- Beta-blockers can cause impotence as they also decrease the blood flow to the penis, in a different way to diuretics, by reducing the sensitivity of nerves and stopping the arteries from widening. Beta-blockers can also affect the brain making you feel tired and/or depressed, and therefore affecting your self-confidence. Medications include metoprolol, atenolol, propranolol and carvedilol.
Approximately 40% of men with hypertension also experience erectile dysfunction. The link between erectile dysfunction and hypertension medications is frustrating, as you must take action to manage high blood pressure.
One study found that an analysis of cardio fitness must be thoroughly reviewed, in particularly in connection with sexual intercourse. Some medical professionals suggest using "angiotensin-receptor blocker (used for hypertension) followed by an angiotensin-converting enzyme inhibitor (used for heart conditions and congestive heart failure) or calcium channel blocker (used for high blood pressure)". PDE-5 inhibitors are the first option when treating erectile dysfunction and can be used with these 3 types of hypertension treatment.
If you are concern about impotence as a side effect of your medication, do speak to your doctor. ED will not affect every man taking these medications, so you may consider taking your chosen treatment to see the reaction. Always take prescription medication exactly as prescribed by your doctor and the read the patient leaflet thoroughly before use.
High blood pressure medications less likely to cause impotence
Whilst it's important to realise that impotence is only a possible side effect of certain high blood pressure medications and not a certainty, if you happen to be in this minority there are other options to consider.
- Angiotensin-converting enzyme (ACE) inhibitors
- Angiotensin II receptor blockers
- Alpha blockers
- Calcium channel blockers
These types of hypertension medications include Amlodipine, Lisinopril and Ramipril.
It is highly likely you'll be able to take hypertension medication as well as impotence medication together. This includes the familiar names Viagra, Sildenafil, Levitra and Cialis. However, you must inform your doctor if you wish to take a combination of medications to ensure they will be effective and safe for you to use.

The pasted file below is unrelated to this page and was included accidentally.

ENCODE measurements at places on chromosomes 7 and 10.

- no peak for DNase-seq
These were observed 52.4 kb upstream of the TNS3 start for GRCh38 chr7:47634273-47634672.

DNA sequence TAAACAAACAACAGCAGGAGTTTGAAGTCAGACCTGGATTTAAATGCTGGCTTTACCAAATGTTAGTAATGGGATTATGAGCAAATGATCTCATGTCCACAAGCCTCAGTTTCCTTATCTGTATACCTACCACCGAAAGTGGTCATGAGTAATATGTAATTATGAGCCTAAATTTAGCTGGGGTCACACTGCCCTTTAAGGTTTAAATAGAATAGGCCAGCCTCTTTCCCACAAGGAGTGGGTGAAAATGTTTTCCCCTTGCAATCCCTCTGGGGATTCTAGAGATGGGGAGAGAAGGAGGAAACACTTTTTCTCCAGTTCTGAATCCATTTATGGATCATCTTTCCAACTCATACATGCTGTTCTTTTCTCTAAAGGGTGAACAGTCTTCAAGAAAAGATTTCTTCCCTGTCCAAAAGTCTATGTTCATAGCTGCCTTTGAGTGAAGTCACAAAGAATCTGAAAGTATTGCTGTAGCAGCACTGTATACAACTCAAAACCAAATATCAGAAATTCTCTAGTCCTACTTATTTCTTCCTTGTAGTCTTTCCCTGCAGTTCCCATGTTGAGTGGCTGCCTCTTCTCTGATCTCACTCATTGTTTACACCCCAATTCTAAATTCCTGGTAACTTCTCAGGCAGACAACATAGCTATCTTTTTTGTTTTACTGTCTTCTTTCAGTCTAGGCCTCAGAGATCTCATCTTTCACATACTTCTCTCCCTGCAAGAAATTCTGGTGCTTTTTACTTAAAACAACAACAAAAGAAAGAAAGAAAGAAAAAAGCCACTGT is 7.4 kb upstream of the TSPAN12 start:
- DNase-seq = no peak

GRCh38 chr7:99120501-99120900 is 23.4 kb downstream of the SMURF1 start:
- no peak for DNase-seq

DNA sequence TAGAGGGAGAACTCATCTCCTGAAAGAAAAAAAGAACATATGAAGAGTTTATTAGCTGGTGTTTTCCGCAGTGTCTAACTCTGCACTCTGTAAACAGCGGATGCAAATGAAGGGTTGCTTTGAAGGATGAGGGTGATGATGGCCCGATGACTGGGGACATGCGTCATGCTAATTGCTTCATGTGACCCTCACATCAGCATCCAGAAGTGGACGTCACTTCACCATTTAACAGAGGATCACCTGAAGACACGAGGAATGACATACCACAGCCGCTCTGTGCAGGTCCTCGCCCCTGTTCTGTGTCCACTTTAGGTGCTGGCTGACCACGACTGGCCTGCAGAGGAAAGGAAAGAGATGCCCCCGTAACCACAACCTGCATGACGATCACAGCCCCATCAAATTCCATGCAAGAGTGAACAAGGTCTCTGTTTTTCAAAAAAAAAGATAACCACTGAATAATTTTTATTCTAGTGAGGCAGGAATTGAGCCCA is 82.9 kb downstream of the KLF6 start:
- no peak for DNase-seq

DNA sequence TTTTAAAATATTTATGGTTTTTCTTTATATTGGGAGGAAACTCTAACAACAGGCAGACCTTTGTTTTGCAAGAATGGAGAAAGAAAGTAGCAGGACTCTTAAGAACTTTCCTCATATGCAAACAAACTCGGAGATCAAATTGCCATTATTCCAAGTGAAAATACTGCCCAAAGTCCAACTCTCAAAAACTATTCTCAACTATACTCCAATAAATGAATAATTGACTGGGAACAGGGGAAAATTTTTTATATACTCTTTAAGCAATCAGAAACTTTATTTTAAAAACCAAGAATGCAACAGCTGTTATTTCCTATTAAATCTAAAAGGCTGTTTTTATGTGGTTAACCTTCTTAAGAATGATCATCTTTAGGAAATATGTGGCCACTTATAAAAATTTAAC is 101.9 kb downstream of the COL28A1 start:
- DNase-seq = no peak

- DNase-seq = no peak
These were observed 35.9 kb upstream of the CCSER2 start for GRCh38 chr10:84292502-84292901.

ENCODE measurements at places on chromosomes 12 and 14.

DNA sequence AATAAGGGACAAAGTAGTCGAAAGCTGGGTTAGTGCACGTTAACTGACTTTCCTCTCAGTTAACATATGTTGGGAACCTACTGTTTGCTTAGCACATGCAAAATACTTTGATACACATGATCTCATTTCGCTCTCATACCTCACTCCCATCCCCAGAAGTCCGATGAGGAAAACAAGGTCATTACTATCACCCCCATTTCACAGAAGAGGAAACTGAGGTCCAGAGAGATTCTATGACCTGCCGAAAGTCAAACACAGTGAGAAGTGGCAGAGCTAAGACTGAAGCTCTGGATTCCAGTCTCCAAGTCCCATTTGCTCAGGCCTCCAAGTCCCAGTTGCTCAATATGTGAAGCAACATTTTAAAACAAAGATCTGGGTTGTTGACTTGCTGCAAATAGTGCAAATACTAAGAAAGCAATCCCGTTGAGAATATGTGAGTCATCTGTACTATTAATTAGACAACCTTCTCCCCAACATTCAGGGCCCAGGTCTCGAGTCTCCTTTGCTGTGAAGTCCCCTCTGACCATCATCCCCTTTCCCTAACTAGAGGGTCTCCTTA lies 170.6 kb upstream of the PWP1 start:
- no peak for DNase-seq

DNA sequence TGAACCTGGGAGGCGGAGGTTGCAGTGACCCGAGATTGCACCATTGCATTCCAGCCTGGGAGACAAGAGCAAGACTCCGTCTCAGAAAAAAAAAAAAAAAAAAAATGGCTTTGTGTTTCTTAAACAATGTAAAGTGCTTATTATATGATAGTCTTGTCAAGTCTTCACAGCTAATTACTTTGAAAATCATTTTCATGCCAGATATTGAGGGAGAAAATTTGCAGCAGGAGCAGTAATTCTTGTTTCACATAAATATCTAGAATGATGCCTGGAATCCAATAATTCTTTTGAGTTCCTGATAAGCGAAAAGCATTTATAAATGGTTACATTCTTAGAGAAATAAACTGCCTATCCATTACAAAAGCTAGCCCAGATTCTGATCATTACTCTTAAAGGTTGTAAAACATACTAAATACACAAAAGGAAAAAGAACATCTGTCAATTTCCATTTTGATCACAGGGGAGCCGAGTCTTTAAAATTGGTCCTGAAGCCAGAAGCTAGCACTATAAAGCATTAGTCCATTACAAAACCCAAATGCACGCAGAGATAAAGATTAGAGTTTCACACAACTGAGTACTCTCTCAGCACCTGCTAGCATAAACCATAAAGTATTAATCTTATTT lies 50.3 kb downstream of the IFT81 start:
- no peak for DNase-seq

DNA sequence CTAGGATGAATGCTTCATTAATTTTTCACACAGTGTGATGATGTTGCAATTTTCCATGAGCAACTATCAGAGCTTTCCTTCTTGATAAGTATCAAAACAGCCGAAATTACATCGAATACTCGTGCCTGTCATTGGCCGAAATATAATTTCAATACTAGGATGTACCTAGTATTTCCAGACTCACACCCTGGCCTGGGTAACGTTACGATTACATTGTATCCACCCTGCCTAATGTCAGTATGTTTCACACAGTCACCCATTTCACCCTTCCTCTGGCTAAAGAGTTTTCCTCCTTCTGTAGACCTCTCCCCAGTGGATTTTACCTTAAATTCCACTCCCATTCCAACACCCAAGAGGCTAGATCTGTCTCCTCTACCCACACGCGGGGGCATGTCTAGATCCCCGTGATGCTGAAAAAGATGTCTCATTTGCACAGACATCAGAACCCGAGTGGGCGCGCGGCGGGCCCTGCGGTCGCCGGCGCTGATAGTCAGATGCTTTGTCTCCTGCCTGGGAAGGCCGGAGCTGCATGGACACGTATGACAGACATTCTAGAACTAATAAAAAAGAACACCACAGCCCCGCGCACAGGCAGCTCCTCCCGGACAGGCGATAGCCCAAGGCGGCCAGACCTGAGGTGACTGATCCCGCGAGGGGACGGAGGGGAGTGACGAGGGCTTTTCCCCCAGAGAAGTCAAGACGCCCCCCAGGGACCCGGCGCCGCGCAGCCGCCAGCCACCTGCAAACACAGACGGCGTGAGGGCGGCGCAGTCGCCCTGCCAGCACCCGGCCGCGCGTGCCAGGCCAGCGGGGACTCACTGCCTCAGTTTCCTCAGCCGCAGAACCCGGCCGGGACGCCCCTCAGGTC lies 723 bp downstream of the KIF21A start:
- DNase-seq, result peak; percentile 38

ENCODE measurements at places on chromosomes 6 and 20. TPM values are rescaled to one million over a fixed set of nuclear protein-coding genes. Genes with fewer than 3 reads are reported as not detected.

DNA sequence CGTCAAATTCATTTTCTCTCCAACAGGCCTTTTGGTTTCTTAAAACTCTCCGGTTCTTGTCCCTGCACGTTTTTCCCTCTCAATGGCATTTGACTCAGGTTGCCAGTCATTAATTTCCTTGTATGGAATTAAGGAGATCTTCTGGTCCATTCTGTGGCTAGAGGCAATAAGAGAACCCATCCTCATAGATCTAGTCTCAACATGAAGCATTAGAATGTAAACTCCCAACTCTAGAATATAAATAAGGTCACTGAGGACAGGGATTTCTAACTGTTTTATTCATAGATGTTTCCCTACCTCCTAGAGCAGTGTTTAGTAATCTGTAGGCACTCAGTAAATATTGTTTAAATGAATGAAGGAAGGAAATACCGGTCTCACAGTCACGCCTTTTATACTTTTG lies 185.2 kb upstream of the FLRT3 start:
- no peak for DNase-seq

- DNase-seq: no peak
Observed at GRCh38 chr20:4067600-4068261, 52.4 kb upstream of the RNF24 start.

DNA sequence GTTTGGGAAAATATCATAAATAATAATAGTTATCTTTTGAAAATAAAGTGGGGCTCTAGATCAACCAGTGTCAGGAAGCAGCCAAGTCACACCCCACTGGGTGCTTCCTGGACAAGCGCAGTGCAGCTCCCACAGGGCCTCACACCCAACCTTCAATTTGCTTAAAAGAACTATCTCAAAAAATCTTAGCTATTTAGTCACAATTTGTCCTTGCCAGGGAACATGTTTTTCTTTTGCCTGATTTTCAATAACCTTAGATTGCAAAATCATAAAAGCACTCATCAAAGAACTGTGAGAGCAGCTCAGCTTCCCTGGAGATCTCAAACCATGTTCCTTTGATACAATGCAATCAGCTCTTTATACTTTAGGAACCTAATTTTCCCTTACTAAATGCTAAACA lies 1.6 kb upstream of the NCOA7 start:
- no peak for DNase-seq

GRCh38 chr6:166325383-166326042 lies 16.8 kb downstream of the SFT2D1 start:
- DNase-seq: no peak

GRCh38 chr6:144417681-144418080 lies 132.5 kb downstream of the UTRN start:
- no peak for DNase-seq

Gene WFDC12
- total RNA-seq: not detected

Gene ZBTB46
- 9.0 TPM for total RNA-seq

Can impotence as a result of high blood pressure be treated?
Impotence as a result of hypertension can be treated. Sometimes simply treating high blood pressure can be helpful, but as mentioned some treatments may contribute to the problem. In these cases it's advisable to work with your doctor to see if alternative treatments or dosage adjustments can help with the issue. You do not have to remain silent if you wish to address both of the conditions.
Depending on your health condition and the current treatment you are on for your hypertension, your doctor may likely recommend impotence treatments such as Viagra, Cialis or Levitra. These medications are for erectile dysfunction and not connected with a low libido.
You may not be able to take these treatments if you are using alpha-blockers for hypertension, nitrate treatments for chest pain, have had a heart attack within the previous 6 months or have kidney disease, liver disease or certain types of eye disease.
In cases where it's not possible to use these treatments for impotence, you may be able to benefit from using penis pumps, injections or surgery, although the latter should only be considered as a last resort.
The last port of call should always be surgery. Once you have exhausted all the above options, you can consider a penile implant.
This can be in the form of a flexible rod placed in the penis or an inflatable implant that stores fluid under the skin of the abdomen or scrotum, which is then pumped when needed. The flexible rod can be bent up for sex.
Advice for your partner
Erectile dysfunction can have a detrimental effect on your relationships. The key is communication. Involve your partner in your recovery. In terms of lifestyle factors such as exercising and a healthier diet, two heads are better than one.